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Calgary-based TransCanada said it has written off billions of dollars in losses in recent months, in the wake of the White House rejection of its Keystone XL pipeline, but said it hasn't given up on the project to ship crude oil from U.S. and Canadian producers down to Texas.
The energy company, which operates a large network of pipelines as well as clean energy infrastructure, reported losses of $2.5 billion in the last three months of 2015, including a $2.9 billion write-off related to the pipeline expansion project, rejected in November by U.S. President Barack Obama.
Grassroots communication plan on Energy East
At the same time, it admitted it was having trouble convincing some Canadians about the merits of its Energy East project, but said it would focus on a “grassroots” communications plan to get its message out.
Keystone XL — once described by former prime minister Stephen Harper as a “no-brainer” — was supposed to link Alberta oilsands producers to refineries on the gulf coast of Texas, giving Canadian oil companies access to new markets that would fuel expansion.
Although the rejection has now created some losses on TransCanada’s books, the company said that its customers still want to see the pipeline built in the future.
“But as a result of the denial, we are in a situation where we have to take the write down as well as look to recover those amounts that what we called an arbitrary denial has cost us,” TransCanada’s president and chief executive officer Russ Girling told a conference call on Thursday. “But make no mistake, the need for the project is unchanged and as long as our shippers remain interested in the project and committed to doing it, TransCanada will look for a way to make that project work, sometime in the future.”
Company officials also downplayed recent news that Canada’s pipeline regulator, the National Energy Board, was having trouble understanding its Energy East project submission, asking for clarification.
“This is more of a housekeeping kind of activity,” said TransCanada’s chief operating officer Alex Pourbaix. “The original application was over 30,000 pages. Since that time, we’ve made amendments and what the NEB, I think in essence, is asking us (to do) is to really kind of put those various documents together into one easily read document. I think it’s a reasonable request. It will take us a bit of time and a bit of effort to do it. But it’s just really pretty simple stuff.”
First Nations opposition and communication
The larger challenge for TransCanada is mounting opposition from First Nations and other communities along the proposed route of Energy East from Alberta to Atlantic Canada, including the opposition from all the mayors in the Greater Montreal region.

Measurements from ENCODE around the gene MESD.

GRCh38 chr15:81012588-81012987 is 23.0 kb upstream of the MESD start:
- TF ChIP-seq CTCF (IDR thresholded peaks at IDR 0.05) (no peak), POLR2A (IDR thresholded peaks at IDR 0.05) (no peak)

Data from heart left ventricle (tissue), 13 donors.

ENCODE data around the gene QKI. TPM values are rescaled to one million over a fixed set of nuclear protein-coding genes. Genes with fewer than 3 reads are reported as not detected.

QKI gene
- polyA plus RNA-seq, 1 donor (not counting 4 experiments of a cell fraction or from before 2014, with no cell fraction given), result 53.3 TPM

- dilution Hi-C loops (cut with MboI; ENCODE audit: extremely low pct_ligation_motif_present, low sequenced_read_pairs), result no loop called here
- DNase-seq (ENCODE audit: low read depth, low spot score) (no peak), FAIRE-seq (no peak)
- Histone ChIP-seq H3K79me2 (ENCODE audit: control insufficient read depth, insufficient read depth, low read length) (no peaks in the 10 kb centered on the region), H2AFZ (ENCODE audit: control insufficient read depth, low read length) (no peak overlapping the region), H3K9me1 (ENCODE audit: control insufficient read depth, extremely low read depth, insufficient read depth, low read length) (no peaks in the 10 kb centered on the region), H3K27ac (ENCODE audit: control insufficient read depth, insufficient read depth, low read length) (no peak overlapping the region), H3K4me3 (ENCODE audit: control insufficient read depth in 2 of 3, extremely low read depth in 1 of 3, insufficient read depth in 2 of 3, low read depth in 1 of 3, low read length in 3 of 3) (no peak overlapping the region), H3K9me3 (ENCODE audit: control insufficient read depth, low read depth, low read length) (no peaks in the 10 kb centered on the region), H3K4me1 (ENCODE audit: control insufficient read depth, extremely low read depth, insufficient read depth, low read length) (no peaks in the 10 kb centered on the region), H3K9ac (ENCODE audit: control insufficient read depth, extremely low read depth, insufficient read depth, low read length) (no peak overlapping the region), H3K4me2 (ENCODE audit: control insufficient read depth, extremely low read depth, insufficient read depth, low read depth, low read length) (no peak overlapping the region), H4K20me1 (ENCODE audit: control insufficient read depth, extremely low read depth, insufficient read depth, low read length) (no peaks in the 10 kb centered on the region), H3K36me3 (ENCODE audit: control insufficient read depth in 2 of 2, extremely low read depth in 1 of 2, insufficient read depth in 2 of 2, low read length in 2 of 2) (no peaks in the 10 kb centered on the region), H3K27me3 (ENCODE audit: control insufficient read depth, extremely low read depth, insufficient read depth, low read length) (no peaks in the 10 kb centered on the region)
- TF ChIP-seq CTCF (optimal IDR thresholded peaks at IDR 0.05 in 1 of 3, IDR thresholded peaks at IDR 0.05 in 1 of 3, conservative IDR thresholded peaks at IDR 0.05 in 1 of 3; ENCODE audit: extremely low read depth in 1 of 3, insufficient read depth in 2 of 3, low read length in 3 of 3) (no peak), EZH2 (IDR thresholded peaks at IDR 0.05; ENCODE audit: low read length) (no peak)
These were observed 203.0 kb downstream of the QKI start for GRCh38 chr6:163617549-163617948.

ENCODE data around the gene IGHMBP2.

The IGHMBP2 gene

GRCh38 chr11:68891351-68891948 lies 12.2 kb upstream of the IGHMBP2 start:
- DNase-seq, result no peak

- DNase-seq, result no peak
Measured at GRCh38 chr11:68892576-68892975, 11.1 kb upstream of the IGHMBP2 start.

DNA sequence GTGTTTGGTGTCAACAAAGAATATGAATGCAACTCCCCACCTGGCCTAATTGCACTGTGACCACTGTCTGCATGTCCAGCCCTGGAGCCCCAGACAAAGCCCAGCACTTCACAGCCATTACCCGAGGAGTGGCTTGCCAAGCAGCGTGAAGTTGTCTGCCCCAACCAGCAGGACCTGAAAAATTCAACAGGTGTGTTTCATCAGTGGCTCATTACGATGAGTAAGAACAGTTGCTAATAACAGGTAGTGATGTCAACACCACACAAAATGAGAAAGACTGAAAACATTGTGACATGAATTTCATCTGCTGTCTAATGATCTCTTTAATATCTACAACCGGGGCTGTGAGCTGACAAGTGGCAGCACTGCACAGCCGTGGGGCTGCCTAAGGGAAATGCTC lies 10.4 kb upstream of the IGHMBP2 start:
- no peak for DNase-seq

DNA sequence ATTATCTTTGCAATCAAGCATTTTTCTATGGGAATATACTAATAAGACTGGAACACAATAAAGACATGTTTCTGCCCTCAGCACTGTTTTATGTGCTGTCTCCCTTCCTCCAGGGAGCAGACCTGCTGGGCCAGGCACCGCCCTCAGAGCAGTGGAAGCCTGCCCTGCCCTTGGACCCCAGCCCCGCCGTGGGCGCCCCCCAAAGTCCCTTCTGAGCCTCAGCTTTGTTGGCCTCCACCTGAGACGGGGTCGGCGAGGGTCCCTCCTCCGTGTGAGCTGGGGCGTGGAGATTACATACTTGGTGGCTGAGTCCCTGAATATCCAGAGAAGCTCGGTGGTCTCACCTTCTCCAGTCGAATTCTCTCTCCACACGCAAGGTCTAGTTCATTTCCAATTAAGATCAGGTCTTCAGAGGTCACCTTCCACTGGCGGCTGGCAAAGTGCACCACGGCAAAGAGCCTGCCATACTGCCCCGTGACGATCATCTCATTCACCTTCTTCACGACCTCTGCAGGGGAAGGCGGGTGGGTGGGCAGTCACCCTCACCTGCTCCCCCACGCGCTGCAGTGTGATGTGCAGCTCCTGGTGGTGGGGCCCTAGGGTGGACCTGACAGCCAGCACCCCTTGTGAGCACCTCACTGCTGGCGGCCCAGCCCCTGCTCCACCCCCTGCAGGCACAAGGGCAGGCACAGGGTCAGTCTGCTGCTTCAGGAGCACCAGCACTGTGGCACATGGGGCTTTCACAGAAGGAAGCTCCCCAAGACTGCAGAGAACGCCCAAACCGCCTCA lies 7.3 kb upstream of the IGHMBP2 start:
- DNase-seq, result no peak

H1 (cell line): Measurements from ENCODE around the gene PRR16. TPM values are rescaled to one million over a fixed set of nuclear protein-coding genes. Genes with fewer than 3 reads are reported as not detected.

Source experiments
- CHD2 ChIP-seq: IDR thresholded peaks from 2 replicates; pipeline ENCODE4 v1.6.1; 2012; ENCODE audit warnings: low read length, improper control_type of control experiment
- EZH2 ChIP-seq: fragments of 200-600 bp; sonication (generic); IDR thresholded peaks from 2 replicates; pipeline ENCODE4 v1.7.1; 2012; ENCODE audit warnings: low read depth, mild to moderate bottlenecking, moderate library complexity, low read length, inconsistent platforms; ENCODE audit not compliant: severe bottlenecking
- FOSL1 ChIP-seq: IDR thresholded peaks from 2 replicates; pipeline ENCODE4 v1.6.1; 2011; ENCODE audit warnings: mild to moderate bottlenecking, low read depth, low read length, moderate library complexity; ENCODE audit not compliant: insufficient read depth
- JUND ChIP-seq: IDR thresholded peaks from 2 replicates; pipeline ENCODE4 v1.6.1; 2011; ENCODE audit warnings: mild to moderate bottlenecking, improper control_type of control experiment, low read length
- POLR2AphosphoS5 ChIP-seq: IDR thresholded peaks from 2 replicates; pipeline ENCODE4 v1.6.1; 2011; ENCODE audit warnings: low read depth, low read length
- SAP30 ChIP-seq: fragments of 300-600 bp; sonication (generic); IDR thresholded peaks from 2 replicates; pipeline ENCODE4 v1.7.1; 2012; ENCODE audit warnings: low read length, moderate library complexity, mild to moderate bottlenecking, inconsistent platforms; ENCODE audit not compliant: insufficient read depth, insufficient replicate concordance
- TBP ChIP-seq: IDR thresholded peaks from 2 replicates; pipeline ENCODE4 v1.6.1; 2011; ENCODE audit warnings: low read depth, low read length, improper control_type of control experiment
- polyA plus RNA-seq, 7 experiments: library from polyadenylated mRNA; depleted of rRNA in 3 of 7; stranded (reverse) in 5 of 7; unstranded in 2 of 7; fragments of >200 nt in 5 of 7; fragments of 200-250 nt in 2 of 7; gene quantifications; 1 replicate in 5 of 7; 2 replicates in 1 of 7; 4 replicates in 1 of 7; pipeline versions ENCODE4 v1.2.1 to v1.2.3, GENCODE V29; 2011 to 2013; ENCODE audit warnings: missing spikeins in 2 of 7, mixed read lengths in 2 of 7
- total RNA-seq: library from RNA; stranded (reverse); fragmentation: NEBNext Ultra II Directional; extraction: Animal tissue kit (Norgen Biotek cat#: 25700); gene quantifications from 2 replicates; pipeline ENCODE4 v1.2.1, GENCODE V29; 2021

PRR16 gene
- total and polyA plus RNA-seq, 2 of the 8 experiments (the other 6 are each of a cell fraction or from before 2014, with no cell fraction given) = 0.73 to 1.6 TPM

"We obviously have some work to do in the province," Pourbaix said. "I think the people of Quebec have some very legitimate concerns about the environmental impact, the economic impact of the project."
The company was criticized in 2014 after an embarrassing leak revealed it had considered a U.S.-style public relations strategy designed to attack its critics. But Pourbaix said it still believes that better communications are the key to getting communities to accept the project.
He explained that the company would focus on promoting local jobs announcements and other benefits at a grassroots level, directly with communities, to get its message across.
“I think a big part of this is communication,” Pourbaix said. “We have spent a lot of time communicating with stakeholders, with landowners. We’ve had many, many thousands of meetings. We’ve had 130 open houses. We’ve met with 7,000 landowners. I think the perspective really that we view is we just need to continue to get our message out. We need to do it at a grassroots level. (With) the kind of announcements you see, and the kind of engagement we’re doing, we’re very confident that over time. People in all the provinces are going to see the benefits of the project and how seriously we take our commitment to transport the commodity safely.”
Pourbaix’s comments came a few days after the NEB issued a safety order, requiring companies to correct deficiencies and “substandard” parts that the regulator had also identified in a TransCanada pipeline that ruptured in 2013.
The company said it had addressed problems that led to the 2013 failure and continues to aim for a goal of having no incidents.
TransCanada said it is still aiming to complete Energy East and bring it into service by the end of 2020, but added that it was also evaluating whether tougher requirements, introduced in January by the federal government, would delay its schedule. Company officials also told investors during a conference call that it was still pursuing efforts to cut its costs, even after significant layoffs announced in 2015.